Live At Knebworth, Blu ray (1990/2015)
A great addition to your music library. On sale now, and available from the Knebworth House Gift Shop.
Hailed as the greatest British concert ever…this Blu ray may prove that!
Eagle Rock Entertainment has released a Blu ray of a 1990 benefit concert titled Live At Knebworth. The event was filmed at the Knebworth House for the Nordoff-Robbins Music Therapy and The Brit School For Performing Arts. The performers include upper-echelon rock stars who have been recipients of the Nordoff-Robbins Silver Clef Award. From the beginning, it is apparent that the all-star collection of bands brought their “A” game to Knebworth. Tears For Fears kicks thing off with a three-song set with an expanded musical lineup. The group shines on the funky, soulful “Badman’s Song”. They deliver their mega-hit “Everybody Wants To Rule The World” to a receptive audience. Veteran rocker Cliff Richards injects some vintage rock and roll in his set. Phil Collins ascends to his elevated pop status. The moody strains of “In the Air Tonight” is complemented by a staged move to the drum kit. “Sussudio” delivers the funk, with a great brass section.
And the legends keep coming. Paul McCartney knocks out three Beatle songs (“Birthday”, “Hey Jude” and “Can’t Buy Me Love”) reminding everyone that The Fab Four cut their teeth as a bona fide live act. Then, a very good concert elevates to a great one. Eric Clapton performs two scintillating blues numbers, “Before You Accuse Me” and “Tearin’ Us Apart”. His band (augmented with singers, keyboards and second guitar) is stellar. His vocals are strong, as is his customary solos. He introduces Dire Straits and performs with them. Watching Knopfler and Clapton trade licks (Knopfler without a pick, Clapton with one) on “Solid Rock” is why fans attend concerts.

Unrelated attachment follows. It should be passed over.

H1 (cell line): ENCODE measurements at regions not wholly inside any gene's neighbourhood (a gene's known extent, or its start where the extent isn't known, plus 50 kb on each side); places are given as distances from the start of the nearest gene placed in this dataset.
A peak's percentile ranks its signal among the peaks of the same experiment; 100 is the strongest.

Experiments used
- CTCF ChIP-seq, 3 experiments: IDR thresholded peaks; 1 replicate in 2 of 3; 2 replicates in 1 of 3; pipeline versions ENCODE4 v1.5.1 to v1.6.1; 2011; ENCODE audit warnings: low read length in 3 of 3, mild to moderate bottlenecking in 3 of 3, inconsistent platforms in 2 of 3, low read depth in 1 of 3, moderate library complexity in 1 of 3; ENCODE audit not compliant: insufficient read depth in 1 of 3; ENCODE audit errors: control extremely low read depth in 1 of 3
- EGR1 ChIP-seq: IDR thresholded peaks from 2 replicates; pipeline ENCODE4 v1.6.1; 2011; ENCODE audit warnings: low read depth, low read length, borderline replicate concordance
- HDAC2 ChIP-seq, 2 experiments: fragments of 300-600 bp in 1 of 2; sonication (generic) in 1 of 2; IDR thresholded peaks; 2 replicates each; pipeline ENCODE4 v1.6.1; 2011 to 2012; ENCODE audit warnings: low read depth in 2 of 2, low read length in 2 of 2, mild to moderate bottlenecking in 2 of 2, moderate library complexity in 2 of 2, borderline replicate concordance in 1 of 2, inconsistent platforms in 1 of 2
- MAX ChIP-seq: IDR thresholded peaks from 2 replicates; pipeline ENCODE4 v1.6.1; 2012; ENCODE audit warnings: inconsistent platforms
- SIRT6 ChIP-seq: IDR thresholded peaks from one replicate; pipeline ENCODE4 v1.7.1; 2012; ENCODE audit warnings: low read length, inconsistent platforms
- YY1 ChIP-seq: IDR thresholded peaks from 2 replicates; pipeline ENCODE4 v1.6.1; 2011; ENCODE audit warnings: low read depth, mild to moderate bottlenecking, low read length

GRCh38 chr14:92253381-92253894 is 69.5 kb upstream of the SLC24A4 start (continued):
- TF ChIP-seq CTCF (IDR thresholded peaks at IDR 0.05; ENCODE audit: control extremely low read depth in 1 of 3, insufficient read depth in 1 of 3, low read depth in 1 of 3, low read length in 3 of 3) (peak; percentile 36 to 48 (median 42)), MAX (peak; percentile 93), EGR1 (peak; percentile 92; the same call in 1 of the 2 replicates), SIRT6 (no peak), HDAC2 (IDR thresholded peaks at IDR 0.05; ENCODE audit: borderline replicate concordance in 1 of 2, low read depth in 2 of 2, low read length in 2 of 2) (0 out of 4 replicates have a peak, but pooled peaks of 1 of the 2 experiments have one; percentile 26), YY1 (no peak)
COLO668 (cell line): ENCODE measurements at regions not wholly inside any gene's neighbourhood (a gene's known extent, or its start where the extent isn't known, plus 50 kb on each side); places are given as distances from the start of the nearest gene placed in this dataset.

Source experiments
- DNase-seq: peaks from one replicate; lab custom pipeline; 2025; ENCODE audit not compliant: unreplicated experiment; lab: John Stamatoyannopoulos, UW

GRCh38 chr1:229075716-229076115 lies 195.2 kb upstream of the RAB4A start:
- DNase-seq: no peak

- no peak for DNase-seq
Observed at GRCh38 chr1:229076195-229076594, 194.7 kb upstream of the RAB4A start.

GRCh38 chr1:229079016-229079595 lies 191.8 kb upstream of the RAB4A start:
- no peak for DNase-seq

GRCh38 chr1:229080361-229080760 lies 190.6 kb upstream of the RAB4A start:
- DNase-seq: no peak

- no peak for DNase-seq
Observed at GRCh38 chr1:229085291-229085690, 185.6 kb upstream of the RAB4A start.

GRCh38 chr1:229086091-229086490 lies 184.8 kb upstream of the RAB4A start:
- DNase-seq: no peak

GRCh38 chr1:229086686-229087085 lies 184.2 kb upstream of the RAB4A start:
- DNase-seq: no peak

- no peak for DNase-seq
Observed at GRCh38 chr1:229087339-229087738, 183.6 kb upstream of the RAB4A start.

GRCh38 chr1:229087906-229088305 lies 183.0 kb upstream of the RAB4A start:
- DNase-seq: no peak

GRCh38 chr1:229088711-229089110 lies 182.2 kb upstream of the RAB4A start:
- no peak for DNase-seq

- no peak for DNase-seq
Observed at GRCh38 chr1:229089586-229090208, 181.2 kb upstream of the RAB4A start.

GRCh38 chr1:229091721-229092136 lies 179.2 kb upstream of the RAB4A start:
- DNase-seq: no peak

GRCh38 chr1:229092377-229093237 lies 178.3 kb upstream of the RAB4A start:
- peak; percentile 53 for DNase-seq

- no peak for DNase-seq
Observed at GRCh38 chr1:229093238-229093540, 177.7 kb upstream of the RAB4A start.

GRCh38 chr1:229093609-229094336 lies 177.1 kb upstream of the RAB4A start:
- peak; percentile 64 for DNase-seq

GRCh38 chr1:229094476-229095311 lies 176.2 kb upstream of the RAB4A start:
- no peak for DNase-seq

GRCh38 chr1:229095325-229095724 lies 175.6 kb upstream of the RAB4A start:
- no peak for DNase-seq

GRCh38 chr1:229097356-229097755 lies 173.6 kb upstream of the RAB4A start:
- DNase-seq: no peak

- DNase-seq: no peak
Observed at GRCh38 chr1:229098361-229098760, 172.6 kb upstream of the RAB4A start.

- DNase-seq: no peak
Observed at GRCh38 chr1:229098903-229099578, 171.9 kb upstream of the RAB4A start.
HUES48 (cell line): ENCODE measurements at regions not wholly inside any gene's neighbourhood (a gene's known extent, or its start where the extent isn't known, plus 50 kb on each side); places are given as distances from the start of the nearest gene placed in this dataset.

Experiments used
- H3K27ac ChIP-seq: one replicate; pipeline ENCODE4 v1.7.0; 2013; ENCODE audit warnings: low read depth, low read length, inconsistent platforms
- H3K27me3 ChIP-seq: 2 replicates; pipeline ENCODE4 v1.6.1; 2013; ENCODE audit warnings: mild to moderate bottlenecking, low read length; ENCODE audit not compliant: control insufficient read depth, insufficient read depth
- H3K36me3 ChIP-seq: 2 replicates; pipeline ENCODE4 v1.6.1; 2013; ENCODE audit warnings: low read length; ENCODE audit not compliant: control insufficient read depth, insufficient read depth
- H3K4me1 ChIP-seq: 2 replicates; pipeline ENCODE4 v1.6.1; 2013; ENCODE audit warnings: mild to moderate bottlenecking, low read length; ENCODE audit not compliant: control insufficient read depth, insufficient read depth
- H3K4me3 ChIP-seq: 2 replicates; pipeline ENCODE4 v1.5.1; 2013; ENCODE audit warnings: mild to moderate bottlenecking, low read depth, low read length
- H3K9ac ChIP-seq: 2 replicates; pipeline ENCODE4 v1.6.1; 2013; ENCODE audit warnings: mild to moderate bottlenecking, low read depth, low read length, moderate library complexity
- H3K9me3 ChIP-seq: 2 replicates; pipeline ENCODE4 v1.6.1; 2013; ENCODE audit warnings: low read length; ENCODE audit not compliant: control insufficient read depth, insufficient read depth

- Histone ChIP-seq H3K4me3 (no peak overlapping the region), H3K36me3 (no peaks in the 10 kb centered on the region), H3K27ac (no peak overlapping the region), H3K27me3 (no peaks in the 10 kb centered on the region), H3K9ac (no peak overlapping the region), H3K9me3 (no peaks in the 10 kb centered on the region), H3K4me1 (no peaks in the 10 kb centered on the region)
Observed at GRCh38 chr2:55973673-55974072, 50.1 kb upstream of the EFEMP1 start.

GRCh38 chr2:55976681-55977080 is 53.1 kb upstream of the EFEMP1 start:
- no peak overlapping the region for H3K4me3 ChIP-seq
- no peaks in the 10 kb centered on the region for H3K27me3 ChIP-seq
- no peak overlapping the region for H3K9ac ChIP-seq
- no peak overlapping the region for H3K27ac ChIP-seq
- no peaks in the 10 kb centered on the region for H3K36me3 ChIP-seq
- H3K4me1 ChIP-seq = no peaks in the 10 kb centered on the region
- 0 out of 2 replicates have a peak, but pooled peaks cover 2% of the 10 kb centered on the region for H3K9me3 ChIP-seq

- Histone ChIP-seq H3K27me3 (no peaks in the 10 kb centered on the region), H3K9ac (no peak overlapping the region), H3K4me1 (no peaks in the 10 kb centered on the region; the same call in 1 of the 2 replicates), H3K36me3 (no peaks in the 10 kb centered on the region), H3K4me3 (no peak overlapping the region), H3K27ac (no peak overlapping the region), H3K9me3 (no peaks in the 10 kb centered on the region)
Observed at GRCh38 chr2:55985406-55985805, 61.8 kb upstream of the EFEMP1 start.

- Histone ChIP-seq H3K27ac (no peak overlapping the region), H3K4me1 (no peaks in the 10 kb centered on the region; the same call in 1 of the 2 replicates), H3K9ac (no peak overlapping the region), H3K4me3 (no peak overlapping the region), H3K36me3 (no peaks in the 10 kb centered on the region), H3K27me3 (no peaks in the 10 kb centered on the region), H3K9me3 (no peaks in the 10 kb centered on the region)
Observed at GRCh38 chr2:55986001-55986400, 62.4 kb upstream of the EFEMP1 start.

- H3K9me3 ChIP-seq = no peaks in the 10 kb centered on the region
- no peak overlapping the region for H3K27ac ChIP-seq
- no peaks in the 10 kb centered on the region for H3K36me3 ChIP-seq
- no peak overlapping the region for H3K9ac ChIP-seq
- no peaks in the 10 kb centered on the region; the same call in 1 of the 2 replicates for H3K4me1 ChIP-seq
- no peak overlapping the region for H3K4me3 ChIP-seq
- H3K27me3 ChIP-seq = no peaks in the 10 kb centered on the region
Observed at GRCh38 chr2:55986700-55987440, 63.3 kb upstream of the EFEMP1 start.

The MTV-defining “Money For Nothing” is terrific, despite the “cleaned up” lyrics in the second verse. Clapton and Knopfler actually stay onstage for Elton John’s two-song set. “Sacrifice” displays the vocal prowess of an eminent rock singer. Elton executes some gospel piano licks on “Sad Songs (Say So Much)”. Robert Plant injects some heavy metal attitude with his band (especially on “Tall Cool One”) and brings Led Zeppelin icon Jimmy Page on for two numbers. Watching them rip through “Wearing and Tearing” and the inimitable “Rock And Roll” puts the crowd into a frenzy. In the spirit of reunion, Genesis does an extended group of songs and a medley. Tony Banks’ eerie keyboards and Mike Rutherford’s fluid guitar showcase the post-Gabriel accessibility of this hit-producing band.
It seems impossible to contemplate a grand finish to Live At Knebworth, but that’s exactly what Pink Floyd is! After sunset, their artistic power and state-of-the-art sound system is awe inspiring. Even without Roger Waters (one of the concert’s minor blemishes), they resonate. As Richard Wright lays down the spacey intro to “Shine On You Crazy Diamond”, David Gilmour comes in with his sonically-enhanced guitar. With a quadruple female backup chorus and saxophone, the textual fullness of Pink Floyd is realized. Together with their spectacular light show, it’s unlikely any performer would want to follow this. The pyrotechnics (musical and stage) continue on “Run like Hell”. Big show…big finish! (Review: Robbie Gerson. ‘Audiophile Audition: April 2015)